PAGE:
As many of us know, organizing has many benefits. It can recharge us, motivate us, relieve us, and simplify us. Adults can acknowledge these rewards and understand their power. However, children may need guidance to that insight, especially children who have disabilities. And we believe organization is crucial for children with disabilities.
Structure, by definition, is anything composed of parts, arranged in someway; an organization. Without structure, all that remains are individual parts; disorganization. Children with disabilities thrive in environments with intentional structure. It allows them to follow through with basic tasks without having to process the “how” every time.
“The key to a successful learning environment is structure.” Cara Carroll, teacher
Many teachers rely on routines and procedures to maintain classroom management by creating systems to help students function and gain independence. Repetition is one of the most effective techniques in special education. Organization is, in essence, a habitat for repetition.
Creating an accessible system within a bedroom, pantry, bathroom, playroom, or homework station for children with disabilities can aid in the successful flow of routines. Children with disabilities sometimes miss steps because they can’t find what they need. Organization and systems reduce that anxiety and uncertainty. Using clear storage containers and labels provide accessibility and minimize confusion. Knowing that everything has a place is a valuable tool to use with all children and promotes responsibility and accountability.
By including children with disabilities in the creation and maintenance of organization, it fosters independence, boosts confidence, and empowers them to understand that they are capable. For most parents, guardians, and friends of individuals with disabilities, removing the barriers to functionality is a main goal, thus attaining the greatest possible growth.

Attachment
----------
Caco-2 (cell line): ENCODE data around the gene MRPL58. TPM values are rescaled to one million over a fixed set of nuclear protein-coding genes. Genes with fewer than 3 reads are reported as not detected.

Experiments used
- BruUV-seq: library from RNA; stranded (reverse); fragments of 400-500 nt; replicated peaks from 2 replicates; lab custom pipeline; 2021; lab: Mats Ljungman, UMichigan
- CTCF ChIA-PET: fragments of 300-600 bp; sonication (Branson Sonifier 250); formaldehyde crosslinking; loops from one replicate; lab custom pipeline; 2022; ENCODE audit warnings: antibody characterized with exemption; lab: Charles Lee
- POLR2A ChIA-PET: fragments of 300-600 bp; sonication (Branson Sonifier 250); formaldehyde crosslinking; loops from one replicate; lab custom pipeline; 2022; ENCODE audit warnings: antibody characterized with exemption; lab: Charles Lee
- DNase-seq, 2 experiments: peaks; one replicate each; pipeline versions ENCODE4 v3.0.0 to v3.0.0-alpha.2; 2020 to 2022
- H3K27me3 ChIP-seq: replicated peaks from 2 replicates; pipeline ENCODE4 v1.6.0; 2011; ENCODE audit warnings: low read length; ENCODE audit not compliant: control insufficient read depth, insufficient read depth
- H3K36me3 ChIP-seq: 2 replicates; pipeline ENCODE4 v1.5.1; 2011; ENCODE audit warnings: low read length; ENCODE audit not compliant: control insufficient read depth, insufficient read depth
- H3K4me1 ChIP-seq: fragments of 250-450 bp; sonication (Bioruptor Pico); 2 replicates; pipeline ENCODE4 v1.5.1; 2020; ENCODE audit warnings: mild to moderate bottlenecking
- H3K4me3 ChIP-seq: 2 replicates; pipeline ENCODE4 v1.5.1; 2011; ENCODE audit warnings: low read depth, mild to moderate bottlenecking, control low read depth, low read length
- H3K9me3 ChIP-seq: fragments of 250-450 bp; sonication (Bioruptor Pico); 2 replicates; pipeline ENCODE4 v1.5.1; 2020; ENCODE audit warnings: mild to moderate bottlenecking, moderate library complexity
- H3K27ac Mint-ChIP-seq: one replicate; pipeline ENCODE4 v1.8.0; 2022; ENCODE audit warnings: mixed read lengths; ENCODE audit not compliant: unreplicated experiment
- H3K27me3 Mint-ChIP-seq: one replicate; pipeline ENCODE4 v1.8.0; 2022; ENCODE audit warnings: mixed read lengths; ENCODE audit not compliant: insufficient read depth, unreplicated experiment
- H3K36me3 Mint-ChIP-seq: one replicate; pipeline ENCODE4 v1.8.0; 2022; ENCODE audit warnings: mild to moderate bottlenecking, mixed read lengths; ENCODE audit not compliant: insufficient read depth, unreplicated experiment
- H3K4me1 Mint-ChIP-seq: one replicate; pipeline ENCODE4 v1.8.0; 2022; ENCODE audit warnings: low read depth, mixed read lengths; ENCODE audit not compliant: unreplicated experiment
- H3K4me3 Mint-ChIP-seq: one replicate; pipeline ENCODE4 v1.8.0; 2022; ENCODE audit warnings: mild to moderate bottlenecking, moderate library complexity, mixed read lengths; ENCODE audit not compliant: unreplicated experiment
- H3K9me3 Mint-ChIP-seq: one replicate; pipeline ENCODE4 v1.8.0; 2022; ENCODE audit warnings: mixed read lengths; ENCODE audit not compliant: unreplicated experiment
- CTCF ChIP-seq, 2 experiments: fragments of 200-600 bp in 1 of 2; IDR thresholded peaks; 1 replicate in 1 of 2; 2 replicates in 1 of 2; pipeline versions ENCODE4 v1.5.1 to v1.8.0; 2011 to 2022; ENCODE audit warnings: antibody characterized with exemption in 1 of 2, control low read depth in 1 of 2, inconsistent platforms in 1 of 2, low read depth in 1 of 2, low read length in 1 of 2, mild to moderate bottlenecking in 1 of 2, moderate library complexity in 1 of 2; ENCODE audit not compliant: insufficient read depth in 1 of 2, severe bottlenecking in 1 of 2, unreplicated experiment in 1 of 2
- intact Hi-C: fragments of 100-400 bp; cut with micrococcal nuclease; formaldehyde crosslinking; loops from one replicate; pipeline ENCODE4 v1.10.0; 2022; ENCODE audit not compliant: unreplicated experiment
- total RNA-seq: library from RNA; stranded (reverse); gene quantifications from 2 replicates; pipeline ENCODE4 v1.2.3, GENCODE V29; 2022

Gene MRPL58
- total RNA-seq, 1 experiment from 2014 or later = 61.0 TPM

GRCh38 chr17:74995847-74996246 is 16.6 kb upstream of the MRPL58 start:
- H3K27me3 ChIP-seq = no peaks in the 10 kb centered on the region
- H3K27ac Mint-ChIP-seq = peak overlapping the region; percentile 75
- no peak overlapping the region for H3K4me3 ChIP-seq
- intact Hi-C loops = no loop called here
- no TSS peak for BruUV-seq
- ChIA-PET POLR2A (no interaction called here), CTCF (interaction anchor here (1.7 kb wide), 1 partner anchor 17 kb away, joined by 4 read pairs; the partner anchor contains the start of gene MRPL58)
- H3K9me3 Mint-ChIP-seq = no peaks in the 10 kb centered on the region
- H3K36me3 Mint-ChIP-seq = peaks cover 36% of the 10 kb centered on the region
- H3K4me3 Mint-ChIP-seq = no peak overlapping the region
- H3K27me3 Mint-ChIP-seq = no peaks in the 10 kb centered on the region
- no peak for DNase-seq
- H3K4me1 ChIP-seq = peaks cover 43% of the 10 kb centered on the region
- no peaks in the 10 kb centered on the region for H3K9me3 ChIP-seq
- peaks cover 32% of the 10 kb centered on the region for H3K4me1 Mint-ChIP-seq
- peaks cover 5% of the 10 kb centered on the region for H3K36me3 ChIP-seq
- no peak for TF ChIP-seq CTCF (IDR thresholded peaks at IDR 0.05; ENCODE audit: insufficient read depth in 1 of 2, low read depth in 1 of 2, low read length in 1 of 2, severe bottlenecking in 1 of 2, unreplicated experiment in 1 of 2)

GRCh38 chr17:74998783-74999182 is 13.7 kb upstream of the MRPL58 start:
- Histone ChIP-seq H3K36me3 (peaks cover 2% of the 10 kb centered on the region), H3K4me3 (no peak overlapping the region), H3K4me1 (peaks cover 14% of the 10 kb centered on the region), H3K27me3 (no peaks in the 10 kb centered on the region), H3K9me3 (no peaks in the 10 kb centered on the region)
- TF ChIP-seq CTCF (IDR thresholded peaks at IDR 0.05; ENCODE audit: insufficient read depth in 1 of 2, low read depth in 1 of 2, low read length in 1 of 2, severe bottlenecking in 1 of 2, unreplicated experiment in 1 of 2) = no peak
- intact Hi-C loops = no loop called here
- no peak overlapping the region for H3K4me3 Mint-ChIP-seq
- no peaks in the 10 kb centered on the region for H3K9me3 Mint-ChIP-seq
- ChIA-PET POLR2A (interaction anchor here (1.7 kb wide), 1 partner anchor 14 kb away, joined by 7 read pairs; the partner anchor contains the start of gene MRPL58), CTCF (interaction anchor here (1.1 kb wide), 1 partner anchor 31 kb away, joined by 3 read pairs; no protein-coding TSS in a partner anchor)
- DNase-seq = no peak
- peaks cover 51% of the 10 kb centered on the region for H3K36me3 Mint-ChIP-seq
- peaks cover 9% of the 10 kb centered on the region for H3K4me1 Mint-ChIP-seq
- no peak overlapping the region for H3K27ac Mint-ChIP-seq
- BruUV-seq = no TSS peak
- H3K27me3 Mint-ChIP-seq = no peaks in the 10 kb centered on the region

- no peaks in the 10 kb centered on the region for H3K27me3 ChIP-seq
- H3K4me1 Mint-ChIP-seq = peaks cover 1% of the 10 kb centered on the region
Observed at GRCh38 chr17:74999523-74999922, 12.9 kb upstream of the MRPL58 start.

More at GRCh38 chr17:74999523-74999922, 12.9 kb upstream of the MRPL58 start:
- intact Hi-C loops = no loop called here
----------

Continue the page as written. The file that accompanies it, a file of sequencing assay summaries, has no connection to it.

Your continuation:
Above is an example of a chart that children can use to monitor their progress when working toward a particular goal. In this scenario, the child’s reward/goal was to play a videogame. After completing the four desired tasks, crossing out one letter for each, they’ve reached their goal. The chart is an active reminder of what they are working for!
Below are some basic techniques that can be extremely helpful when organizing kids with disabilities:Use a schedule. Create a plan for the day, including time of day. This will help develop routines while decreasing urgency. Time is a difficult concept for children with disabilities to understand, so representing time in the form of a list is a sequential, straightforward way of demonstrating expectation.
- Allow for choices! Most education and parenting guides encourage the use of choices with children with disabilities. But be thoughtful about the amount of choices. Children with disabilities can often be overwhelmed with too many options and become even more stressed.
- Lessen the amount of distractions in bedrooms, pantries or homework stations by designating areas, limiting what is at eye level to just important everyday items and using word labels or pictures.
- Use visuals, such as labels with words or pictures. Matching is an essential skill that reduces error. Labels provide a quick reference and make sorting easier, a task that is often challenging for children with disabilities. Once visuals/labels are a part of the home routine, they can be used to aid other tasks such as chores. For example, familiar labels on drawers and cabinets can be used for unloading the dishwasher.
Always remember… “Organization isn’t about perfection; it’s about efficiency, reducing stress and clutter, saving time [and money] and improving your overall quality of life.” Christina Scalise, author “Organize Your Life and More”